By: Hana Čičević and Daniel Abraham Gandica

Architectural training implies a well-rounded education where future architects learn not only about design, but also about history, theory, philosophy, structure, nature, society, art, and many other fields. Consequently, it does not surprise that many architects are not only responsible for designing buildings, but also for many other areas of design, such as the design of the monuments. Architects have been responsible for the designs of many monuments across the world that became synonymous with the cultures and societies. The monuments designed by architects serve a variety of purposes, from commemorating historical figures or events, to shaping public spaces of gathering. This article which portrays examples from different regions offers an overview of how selected architects have influenced the design of monuments across the globe.


Located in St. Louis, Missouri, The Gateway Arch is a monument for the westward expansion of the United States. It was designed by the Finnish American architect, Eero Saarinen, best known for his innovative designs all across the United States. The 630 feet tall monument was constructed between 1963 and 1965 and to this day it is the largest man-made arch in the world and a great wonder of both architecture and engineering. The visitor is transported from the bottom to the viewing platform at the top of the arch by using two trams made of 8 carts hidden within the arch structure. The hollow cross-section of the arch which encloses the tram system is triangular in shape and narrows down from 54 feet at the base to only 17 feet at the top of the arch. The entire structure is cladded in stainless steel, giving the monument the elegant and modern look Eero Saarinen’s architecture is best known for.


The Stone Flower is a monument for the victims of World War II prosecutions located on the site of the concentration camp in Jasenovac, current-day Croatia. It was designed by a Serbian-Yugoslav architect Bogdan Bogdanović, well known for his works in monument design across the region. The monument, situated in the fields of Jasenovac, is a 24 m tall, flower-shaped concrete structure composed of 6 petals, a stem, and an occupiable crypt at the base. Unique for its abstract nature at the time, the monument strives to both commemorate the innocent victims while giving hope for the future in which such evils should never be repeated. Like most of Bogdanović’s works, this monument is highly symbolic, geometrically referencing a lotus flower that is born from the mud and water, revoking both the idea of rebirth from the ashes as well as the remembrance of one’s roots.


Built in the original place where the first Argentinian flag was raised in 1812, the National Flag Memorial was designed by architects Ángel Guido and Alejandro Bustillo in the stripped classical style. Located just in front of the Paraná river, the monument consists of a 70 meters tower with an observatory at the top, a symbolic crypt for Argentinian founding father and creator of the flag Manuel Belgrano, a civic courtyard, a propylaea, and an urn for the unknown soldier. It’s construction started in 1943, concluding in 1957, year in which it was inaugurated. It’s unornamented yet massive, monumental design won the competition against other eleven submitted proposals, winning with it’s symbolic concept of “the fatherland’s ship sailing the sea in pursuit of a glorious destiny.”, highlighting geographic, historic, spiritual, economic, and telluric features of the nation.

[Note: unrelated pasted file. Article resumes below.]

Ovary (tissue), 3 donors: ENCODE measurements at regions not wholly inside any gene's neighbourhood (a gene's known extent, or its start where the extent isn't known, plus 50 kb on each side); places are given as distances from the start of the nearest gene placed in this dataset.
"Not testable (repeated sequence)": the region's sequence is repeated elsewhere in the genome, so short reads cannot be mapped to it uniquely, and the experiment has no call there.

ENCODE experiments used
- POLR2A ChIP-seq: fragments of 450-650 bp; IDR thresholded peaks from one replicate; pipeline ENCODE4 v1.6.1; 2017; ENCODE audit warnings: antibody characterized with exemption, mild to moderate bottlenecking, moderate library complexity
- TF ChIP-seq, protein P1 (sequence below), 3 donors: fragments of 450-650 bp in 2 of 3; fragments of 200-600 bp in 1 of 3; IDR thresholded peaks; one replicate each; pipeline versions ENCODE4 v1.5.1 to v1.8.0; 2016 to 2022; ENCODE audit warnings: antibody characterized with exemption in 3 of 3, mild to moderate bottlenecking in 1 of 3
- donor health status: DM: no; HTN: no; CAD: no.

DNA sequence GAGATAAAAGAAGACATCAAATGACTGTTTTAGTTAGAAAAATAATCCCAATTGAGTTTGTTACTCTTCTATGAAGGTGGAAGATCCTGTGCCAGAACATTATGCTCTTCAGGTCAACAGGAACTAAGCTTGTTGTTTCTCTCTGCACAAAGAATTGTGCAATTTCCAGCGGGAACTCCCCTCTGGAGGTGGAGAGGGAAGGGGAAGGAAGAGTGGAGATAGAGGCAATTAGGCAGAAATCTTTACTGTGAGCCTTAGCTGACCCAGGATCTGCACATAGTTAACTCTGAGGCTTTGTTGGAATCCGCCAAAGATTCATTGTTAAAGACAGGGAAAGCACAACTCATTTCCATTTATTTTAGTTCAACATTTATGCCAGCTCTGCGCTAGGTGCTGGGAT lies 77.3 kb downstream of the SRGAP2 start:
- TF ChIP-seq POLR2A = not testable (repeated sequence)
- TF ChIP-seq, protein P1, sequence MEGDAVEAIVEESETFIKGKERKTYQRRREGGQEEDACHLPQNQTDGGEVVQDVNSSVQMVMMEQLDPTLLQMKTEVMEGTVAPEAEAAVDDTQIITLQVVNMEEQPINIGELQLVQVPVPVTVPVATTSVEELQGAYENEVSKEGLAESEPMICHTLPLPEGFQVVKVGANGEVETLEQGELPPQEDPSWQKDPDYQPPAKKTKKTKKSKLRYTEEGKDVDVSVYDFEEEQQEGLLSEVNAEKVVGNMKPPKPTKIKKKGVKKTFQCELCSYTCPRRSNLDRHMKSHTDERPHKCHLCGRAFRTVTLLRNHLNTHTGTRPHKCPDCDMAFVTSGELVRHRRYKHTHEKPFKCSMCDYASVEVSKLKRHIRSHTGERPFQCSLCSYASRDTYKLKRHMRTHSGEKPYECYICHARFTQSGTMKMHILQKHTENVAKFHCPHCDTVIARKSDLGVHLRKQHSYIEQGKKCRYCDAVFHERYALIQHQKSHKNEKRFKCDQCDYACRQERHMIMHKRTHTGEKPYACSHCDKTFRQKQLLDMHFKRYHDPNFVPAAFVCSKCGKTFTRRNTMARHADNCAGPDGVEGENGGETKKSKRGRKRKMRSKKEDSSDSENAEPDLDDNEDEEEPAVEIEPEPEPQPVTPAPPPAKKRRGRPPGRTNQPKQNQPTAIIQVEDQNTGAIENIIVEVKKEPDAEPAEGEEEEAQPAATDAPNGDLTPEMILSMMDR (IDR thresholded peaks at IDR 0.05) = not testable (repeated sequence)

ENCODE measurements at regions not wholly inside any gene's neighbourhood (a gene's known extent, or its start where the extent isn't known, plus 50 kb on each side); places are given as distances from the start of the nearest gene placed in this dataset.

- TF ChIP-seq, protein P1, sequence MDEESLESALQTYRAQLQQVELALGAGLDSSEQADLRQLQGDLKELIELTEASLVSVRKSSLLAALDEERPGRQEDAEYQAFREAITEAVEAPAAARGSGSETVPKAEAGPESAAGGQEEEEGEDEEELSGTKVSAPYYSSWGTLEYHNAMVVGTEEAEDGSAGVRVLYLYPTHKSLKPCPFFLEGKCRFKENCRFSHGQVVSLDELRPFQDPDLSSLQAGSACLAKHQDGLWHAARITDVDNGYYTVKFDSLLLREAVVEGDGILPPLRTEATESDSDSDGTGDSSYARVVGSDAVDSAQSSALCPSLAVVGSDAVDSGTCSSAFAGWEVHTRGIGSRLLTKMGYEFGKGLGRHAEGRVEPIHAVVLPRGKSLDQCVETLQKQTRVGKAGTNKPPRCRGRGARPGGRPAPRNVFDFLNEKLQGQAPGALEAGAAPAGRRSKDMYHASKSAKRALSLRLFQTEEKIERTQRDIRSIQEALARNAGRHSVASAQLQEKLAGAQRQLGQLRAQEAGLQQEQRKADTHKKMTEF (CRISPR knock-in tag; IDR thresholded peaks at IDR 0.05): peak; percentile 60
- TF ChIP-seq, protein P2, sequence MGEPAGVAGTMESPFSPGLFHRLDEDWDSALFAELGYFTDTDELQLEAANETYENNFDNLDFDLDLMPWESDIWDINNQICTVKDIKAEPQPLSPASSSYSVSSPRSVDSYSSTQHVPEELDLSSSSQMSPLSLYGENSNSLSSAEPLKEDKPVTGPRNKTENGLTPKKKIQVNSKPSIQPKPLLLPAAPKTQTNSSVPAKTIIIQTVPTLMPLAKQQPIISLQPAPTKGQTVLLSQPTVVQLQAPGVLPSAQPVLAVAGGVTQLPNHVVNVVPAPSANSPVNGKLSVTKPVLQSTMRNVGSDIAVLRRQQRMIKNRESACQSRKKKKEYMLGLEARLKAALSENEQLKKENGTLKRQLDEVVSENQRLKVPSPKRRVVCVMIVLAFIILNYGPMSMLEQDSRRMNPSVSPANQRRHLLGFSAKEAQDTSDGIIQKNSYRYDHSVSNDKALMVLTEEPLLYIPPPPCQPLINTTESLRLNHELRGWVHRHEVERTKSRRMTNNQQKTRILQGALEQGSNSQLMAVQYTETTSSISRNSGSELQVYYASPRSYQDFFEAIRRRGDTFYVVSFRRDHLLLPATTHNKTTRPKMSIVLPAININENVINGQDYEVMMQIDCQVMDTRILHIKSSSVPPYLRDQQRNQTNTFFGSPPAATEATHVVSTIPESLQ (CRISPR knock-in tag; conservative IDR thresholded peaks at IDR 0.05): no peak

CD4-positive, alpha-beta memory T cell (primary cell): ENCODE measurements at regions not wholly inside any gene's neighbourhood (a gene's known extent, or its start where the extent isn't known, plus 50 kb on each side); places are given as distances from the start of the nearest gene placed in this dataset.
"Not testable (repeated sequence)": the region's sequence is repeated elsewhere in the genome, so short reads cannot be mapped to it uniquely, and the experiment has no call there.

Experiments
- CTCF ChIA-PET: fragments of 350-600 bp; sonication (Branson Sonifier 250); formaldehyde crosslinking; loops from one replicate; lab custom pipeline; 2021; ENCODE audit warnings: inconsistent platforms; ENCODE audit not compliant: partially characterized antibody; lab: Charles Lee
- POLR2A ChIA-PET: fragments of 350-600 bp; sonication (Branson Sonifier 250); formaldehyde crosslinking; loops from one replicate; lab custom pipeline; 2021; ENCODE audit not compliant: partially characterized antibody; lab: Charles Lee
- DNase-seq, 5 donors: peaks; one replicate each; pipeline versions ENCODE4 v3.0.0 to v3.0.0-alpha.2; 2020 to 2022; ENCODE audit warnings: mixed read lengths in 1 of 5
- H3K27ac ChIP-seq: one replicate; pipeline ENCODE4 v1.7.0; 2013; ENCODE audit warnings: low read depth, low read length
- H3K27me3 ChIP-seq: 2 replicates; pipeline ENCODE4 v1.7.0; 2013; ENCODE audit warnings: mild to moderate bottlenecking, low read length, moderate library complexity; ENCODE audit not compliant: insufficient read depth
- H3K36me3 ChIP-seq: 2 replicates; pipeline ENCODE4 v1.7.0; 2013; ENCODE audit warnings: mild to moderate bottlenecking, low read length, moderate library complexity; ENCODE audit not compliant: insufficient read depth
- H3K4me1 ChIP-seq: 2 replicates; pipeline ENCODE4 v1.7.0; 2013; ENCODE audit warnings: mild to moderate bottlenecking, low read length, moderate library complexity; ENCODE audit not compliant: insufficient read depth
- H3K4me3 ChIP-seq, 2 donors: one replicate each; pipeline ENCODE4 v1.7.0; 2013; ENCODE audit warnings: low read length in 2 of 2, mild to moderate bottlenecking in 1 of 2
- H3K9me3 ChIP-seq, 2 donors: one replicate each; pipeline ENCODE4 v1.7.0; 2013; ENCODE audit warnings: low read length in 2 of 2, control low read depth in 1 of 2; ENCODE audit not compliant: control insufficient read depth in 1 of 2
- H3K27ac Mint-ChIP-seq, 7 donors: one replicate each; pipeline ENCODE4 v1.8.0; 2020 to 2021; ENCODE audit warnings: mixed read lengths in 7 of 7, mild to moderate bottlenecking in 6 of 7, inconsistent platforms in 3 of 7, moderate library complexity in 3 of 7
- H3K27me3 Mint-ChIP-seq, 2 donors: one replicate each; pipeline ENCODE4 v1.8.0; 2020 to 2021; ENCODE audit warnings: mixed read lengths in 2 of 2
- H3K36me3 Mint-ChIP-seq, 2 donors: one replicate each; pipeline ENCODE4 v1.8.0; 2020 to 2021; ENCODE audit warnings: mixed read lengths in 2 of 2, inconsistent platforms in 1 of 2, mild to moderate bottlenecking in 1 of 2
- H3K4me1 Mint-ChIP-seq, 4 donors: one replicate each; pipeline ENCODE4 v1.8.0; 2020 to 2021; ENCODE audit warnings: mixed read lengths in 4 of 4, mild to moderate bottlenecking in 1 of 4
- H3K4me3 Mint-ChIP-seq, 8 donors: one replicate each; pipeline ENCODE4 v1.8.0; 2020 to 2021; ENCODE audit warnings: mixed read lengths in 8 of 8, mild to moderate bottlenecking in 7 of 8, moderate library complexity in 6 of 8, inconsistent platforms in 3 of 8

Azadi Tower was designed by Hossein Amanat as a monument celebrating the 2500th anniversary of the Persian Empire and it was completed in 1971. Since then, the monument has best been known as the location for both celebrations and demonstrations.  The main structure of the monument is reinforced, poured-in-place concrete cladded in uniquely shaped pieces of white marble. The monument was designed by Hossein Amanat, a recent graduate of architecture school who won the competition with his entry that was largely inspired by Persian art and history. The design is a combination of an ancient parabolic Ctesiphon arch and the pointed arches commonly seen through the Islamic period.


Also known as the Holocaust Memorial, the Memorial of the Murdered Jews is one of Berlin’s best-known monuments located in close adjacency to the Brandenburg Gate. The open-air museum that was officially opened in 2005 is composed of close to 3 000 concrete slabs identical in footprint dimensions but varying in their height. The monument was designed by a New York-based architect Peter Eisenman whose design was the winning entry in a large-scale international competition. The labyrinth of concrete slabs is meant to evoke an uncomfortable atmosphere for the visitor who can easily get lost within it feeling the emotions of fear and loneliness. It also represents the rigid system with strict order, a bureaucratic machine that has lost touch with humanity. The architect has designed the monument to be a spatial experience where each individual has a unique understanding of the site, its meaning, and its symbolism. Therefore, different visitors have varying interpretations of the site, some finding a resemblance with a graveyard, some understanding it as a metaphor for isolation from the rest of the society, some as the representation of the collective guilt for the past, etc.

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